Germany occupied the Netherlands on May 10, 1940. Herman, a member of the Dutch underground, stole from the Germans, then sold the stolen items back to them. He used the money to buy false identification papers for hidden Jews. He was arrested, but refused to tell the police what he had done and who his accomplices were, insisting that he worked alone. The Germans tortured him by hanging him in a water filled cabinet, but he did not confess.
In 1941 or 1942, Maurits was sent to live on a farm in Austerlitz. He would alternate between there and another location from 1943-1945. Herman paid the farmer to hide Maurits, but they treated Maurits like family and told people that he was one of their children and had been in a sanatorium with tuberculosis. Maurits had blond hair and blue eyes and passed as a non-Jew. Hanna, who stayed in Amsterdam, was sterilized by the Germans because she was Jewish and her passport was stamped with a red “J”.
In the spring of 1945, Canadian forces liberated Amsterdam. Maurits was sent to a different farm for a few months, probably because food was available there, before he returned to his parents in Amsterdam. Some of Maurits’ maternal aunts and uncles, including Sally Santilhano, were deported to Bergen-Belsen concentration camp, but survived because of their British passports. An uncle and cousin were killed in France; one aunt survived with help from the French underground and another uncle survived in Switzerland. Herman, due to lasting effects from his torture, died in 1950. In 1953, with help from the Hebrew Immigrant Aid Society, Maurits and his first wife emigrated to the United States. He later met and married Elisabeth Blind, who had survived the war as a hidden child in Amsterdam.
- System of Arrangement
- The collection is arranged as a single series.
Rights & Restrictions
- Conditions on Access
- There are no known restrictions on access to this material.
- Conditions on Use
- Material(s) in this collection may be protected by copyright and/or related rights. You do not require further permission from the Museum to use this material. The user is solely responsible for making a determination as to if and how the material may be used.
Keywords & Subjects
- Holder of Originals
United States Holocaust Memorial Museum
- Legal Status
- Permanent Collection
- The papers were donated to the United States Holocaust Memorial Museum in 2004 by Maurits and Elisabeth Munichman.
- Record last modified:
- 2023-02-24 14:21:25
- This page:
Also in Elisabeth and Maurits Munichman family collection
The collection consists of dice, a strongbox, a suitcase, correspondence, documents, and photographs relating to the experiences of Maurits Munichman and his parents, Herman and Hanna Santilhano Munichman, and Elisabeth Blind (later Munichman) and her mother, Schoontje Visser, and their families in the Netherlands during the Holocaust.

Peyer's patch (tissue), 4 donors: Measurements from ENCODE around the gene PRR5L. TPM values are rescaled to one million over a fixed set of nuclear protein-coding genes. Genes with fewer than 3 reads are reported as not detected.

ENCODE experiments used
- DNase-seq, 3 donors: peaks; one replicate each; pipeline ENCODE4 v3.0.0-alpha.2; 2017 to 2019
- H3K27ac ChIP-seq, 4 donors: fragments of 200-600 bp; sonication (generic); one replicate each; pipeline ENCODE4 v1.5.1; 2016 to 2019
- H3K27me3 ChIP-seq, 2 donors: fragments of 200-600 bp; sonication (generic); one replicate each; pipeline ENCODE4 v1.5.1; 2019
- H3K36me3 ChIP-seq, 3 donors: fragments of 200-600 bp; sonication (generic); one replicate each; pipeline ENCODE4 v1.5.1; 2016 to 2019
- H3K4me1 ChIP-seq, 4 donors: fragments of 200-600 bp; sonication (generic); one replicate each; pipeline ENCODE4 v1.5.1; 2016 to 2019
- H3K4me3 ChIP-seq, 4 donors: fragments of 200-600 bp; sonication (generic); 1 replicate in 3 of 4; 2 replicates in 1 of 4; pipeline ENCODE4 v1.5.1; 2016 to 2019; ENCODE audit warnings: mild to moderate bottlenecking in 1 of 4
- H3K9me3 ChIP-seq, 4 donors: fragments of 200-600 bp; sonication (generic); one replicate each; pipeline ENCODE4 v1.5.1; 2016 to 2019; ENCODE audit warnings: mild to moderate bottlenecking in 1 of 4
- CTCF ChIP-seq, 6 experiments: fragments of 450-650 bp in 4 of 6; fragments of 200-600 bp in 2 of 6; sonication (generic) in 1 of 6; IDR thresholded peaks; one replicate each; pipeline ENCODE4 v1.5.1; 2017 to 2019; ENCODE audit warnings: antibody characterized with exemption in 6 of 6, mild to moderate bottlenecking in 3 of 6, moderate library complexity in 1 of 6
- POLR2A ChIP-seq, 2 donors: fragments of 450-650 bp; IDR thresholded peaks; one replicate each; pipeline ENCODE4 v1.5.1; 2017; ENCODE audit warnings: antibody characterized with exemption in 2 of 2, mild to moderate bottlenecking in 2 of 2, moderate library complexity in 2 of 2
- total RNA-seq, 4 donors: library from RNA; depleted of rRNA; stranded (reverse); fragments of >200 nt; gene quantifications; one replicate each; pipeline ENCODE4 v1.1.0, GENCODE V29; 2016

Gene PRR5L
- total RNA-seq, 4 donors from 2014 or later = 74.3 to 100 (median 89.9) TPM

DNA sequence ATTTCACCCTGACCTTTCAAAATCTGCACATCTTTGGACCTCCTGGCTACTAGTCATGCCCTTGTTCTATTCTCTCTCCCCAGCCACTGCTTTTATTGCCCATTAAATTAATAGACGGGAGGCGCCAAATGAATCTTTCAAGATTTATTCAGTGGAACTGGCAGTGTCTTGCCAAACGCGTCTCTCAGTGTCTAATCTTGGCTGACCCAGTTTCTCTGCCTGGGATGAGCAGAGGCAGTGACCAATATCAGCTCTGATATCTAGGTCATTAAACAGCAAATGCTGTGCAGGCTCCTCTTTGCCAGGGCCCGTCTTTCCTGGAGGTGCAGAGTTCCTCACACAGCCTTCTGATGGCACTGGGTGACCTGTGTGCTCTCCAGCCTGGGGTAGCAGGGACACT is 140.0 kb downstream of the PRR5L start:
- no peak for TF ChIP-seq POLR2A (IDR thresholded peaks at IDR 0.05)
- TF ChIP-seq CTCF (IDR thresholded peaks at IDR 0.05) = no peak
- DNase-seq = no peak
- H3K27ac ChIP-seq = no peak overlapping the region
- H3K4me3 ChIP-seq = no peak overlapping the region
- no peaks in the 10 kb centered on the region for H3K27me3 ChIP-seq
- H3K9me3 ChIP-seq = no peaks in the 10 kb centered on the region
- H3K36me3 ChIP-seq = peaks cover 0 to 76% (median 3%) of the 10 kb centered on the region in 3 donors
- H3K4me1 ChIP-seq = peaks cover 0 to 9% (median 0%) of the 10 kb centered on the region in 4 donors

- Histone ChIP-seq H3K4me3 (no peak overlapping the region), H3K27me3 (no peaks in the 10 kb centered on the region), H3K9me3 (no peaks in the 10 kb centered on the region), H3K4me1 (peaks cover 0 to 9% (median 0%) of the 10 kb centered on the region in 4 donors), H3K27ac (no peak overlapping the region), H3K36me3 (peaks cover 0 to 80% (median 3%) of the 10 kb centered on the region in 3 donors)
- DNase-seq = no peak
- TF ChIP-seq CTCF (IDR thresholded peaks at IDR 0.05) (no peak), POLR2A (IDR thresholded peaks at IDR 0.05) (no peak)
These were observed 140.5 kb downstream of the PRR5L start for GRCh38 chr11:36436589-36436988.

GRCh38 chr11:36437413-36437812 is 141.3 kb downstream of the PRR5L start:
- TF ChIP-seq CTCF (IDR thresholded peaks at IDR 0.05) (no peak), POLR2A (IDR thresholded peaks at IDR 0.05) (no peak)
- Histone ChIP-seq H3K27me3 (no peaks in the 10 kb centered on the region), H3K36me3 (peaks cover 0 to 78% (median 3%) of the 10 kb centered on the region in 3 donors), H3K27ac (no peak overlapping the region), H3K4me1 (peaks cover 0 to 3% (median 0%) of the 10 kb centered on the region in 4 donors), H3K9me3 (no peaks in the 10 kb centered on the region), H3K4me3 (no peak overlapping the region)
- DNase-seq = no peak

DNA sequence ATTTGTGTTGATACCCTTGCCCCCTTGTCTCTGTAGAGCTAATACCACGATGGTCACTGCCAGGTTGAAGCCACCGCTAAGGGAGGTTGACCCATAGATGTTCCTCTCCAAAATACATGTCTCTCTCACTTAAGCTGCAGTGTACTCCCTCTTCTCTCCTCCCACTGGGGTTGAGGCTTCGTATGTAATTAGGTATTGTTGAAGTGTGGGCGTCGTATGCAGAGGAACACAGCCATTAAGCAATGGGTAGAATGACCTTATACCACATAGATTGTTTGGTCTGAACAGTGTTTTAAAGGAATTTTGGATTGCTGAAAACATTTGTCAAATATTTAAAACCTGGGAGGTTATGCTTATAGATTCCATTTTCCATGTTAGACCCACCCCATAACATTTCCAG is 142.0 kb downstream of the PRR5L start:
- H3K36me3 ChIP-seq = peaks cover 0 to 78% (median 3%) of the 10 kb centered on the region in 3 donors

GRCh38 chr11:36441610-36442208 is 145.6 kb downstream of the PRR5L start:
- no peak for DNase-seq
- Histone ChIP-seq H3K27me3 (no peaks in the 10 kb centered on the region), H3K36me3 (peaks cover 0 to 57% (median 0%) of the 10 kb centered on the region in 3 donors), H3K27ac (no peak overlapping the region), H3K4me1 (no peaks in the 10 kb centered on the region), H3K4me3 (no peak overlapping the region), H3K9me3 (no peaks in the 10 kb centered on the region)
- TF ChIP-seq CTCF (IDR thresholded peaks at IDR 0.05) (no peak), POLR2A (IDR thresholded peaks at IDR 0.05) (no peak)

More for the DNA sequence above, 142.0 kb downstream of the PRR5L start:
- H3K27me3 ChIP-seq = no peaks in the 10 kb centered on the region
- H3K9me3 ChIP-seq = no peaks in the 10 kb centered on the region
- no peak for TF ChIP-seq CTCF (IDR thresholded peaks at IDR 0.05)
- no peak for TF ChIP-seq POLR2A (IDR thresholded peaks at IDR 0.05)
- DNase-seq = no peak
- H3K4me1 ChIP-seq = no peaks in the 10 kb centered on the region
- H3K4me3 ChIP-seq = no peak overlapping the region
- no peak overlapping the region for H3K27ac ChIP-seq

Date: approximately 1940-approximately 1945
Small black suitcase used by 8 year old Elisabeth Blind and her mother, Schoontje Visser, when they lived in hiding in Amsterdam from approximately 1941-1945. The Netherlands was occupied by Germany on May 10, 1940. Schoontje obtained false identification papers and, with the help of Willem Schalbroeck, a resistance member, she and Elisabeth hid in various locations. The suitcase was always packed in case they had to go to a cellar during bombing raids. In May 1945, Amsterdam was liberated by Canadian forces. Schoontje’s entire family was killed in Auschwitz death camp.
Metal box with keys used by Herman Munichman to store papers during the German occupation of the Netherlands, 1940-1945. Herman, who was not Jewish, lived in Amsterdam with his wife, Hanna, a British and Dutch citizen, and son, Maurits. A member of the Dutch underground, Herman stole from the Germans and then sold the items back to them. He was arrested and tortured, but refused to tell what he had done and insisted that he worked alone. In 1941 or 1942, Herman sent 10 year old Maurits to live in hiding. In spring 1945, Canadian forces liberated Amsterdam. Within a few month, Maurits returned to his parents in Amsterdam.
Pair of dice carried by Herman Munichman during the German occupation of the Netherlands, 1940-1945. Herman, who was not Jewish, lived in Amsterdam with his wife, Hanna, a British and Dutch citizen, and son, Maurits. A member of the Dutch underground, Herman stole from the Germans and then sold the items back to them. He was arrested and tortured, but refused to tell what he had done and insisted that he worked alone. In 1941 or 1942, Herman sent 10 year old Maurits to live in hiding. In spring 1945, Canadian forces liberated Amsterdam. Within a few month, Maurits returned to his parents in Amsterdam.